Promised Land for Gas Drillers Turns Into Glutted Beach

Trimming production for Northeast producers can be a challenge because so many have signed agreements to pour pre-determined amounts of gas into the new pipelines. If they don't pump the fuel, they are contractually obligated to pay anyways, adding to losses.

"It's a you're damned-if-you-do and damned-if-you-don't scene if you're an Appalachian producer that has a ton of long-haul commitments on these pipelines," Deckelbaum said.

Mexico Delays

After Mexico opened its energy sector in 2014, a wave of pipelines and gas-fired power plants were announced, opening a new vein of demand for U.S. producers. But the region has been plagued by an abundance of delays and interruptions, meaning the payday for drillers has been pushed back.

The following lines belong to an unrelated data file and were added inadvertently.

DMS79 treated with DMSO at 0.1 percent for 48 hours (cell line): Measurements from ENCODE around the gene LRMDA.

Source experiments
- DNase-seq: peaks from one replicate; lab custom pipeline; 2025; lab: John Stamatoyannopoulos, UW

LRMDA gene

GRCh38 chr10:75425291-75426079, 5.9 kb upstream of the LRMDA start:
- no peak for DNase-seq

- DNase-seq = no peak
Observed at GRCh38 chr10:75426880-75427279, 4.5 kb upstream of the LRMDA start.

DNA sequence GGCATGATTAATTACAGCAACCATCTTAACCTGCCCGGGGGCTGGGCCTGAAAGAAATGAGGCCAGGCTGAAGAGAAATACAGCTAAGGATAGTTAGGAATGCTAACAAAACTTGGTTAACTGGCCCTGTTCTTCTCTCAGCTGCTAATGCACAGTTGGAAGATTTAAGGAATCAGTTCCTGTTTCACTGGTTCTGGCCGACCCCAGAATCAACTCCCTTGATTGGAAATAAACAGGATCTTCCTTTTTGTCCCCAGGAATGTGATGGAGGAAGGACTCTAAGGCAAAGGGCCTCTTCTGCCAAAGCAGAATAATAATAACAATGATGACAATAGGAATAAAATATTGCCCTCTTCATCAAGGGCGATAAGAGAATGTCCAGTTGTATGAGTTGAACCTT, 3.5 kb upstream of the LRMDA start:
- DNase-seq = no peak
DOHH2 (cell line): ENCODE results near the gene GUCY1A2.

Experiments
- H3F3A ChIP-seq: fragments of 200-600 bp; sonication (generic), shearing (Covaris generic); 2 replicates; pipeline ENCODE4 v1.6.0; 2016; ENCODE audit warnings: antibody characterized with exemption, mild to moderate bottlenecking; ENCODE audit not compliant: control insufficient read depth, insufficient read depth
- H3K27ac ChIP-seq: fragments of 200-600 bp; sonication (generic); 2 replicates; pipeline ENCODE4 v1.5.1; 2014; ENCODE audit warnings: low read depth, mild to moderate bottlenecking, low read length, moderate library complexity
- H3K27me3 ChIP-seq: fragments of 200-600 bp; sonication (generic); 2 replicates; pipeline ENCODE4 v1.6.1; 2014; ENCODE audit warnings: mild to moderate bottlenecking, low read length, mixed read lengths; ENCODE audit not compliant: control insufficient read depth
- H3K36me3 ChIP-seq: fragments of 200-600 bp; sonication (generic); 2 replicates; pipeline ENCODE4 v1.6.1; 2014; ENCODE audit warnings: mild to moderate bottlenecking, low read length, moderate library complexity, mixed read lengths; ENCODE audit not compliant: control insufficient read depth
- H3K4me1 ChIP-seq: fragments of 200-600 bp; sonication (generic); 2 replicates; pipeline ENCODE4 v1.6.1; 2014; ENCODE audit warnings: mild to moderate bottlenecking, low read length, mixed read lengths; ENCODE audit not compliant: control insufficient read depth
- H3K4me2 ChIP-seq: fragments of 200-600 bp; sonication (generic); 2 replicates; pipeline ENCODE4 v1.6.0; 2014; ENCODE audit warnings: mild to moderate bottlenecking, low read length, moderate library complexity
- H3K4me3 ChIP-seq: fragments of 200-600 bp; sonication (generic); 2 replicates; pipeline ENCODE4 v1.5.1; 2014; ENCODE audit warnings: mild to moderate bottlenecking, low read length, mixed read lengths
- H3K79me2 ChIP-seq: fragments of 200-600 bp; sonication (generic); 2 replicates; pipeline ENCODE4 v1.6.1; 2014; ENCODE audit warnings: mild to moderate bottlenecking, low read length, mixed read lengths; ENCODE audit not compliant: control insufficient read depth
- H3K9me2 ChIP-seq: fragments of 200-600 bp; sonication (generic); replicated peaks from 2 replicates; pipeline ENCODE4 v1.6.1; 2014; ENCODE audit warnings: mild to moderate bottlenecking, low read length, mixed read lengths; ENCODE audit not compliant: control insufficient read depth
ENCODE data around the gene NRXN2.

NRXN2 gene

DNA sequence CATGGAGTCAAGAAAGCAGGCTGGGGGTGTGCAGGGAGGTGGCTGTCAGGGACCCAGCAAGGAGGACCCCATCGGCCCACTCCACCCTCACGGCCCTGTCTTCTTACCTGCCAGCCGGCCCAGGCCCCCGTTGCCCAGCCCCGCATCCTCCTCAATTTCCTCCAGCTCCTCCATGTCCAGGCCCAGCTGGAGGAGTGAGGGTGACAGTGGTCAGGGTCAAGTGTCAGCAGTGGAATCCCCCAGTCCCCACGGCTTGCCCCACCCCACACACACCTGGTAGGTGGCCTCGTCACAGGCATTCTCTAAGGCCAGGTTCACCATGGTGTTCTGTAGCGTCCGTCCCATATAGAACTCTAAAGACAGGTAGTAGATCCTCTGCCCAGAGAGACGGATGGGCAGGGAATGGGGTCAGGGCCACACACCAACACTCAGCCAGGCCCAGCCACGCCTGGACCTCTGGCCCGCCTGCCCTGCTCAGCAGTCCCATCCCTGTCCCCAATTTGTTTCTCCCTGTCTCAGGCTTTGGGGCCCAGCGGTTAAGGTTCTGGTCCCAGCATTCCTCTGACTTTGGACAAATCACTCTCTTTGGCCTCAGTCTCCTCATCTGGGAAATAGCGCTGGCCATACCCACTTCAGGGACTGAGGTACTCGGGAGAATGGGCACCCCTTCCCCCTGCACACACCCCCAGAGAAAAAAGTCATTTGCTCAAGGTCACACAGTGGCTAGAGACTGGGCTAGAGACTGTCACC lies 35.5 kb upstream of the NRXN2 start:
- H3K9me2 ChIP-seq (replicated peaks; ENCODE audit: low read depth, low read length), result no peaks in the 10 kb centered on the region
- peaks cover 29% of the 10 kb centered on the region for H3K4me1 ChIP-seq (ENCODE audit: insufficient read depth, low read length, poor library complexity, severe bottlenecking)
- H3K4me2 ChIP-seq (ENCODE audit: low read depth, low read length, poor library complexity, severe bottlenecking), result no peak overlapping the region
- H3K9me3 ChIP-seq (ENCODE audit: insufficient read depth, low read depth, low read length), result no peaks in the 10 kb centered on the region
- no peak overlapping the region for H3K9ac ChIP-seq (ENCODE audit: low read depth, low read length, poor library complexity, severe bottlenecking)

Adding to the the downfall in prices, there's a lag of new liquefied natural gas exports due. Dominion Energy Inc.'s Cove Point LNG complex will be just the second gas-export facility in the continental U.S. when it kicks off in March. After that, no new terminals are set for completion until at least the end of the year.

"If you go back a few years, there was a hope that LNG exports and Mexico exports would be a boom for the industry and help spur some demand to keep the supply-demand balance tighter," Hanold said. It hasn't quite worked out that well, he said.

And with oil prices starting to steady, investors are jumping ship on the gas-heavy companies, Hanold said.

"Frankly, with oil prices being a lot stronger in the mid-60s now, I think there's more appetite to invest in the more oily names too at this point," Hanold said.

To contact the reporter on this story: Ryan Collins in Houston at

To contact the editor responsible for this story: Reg Gale at



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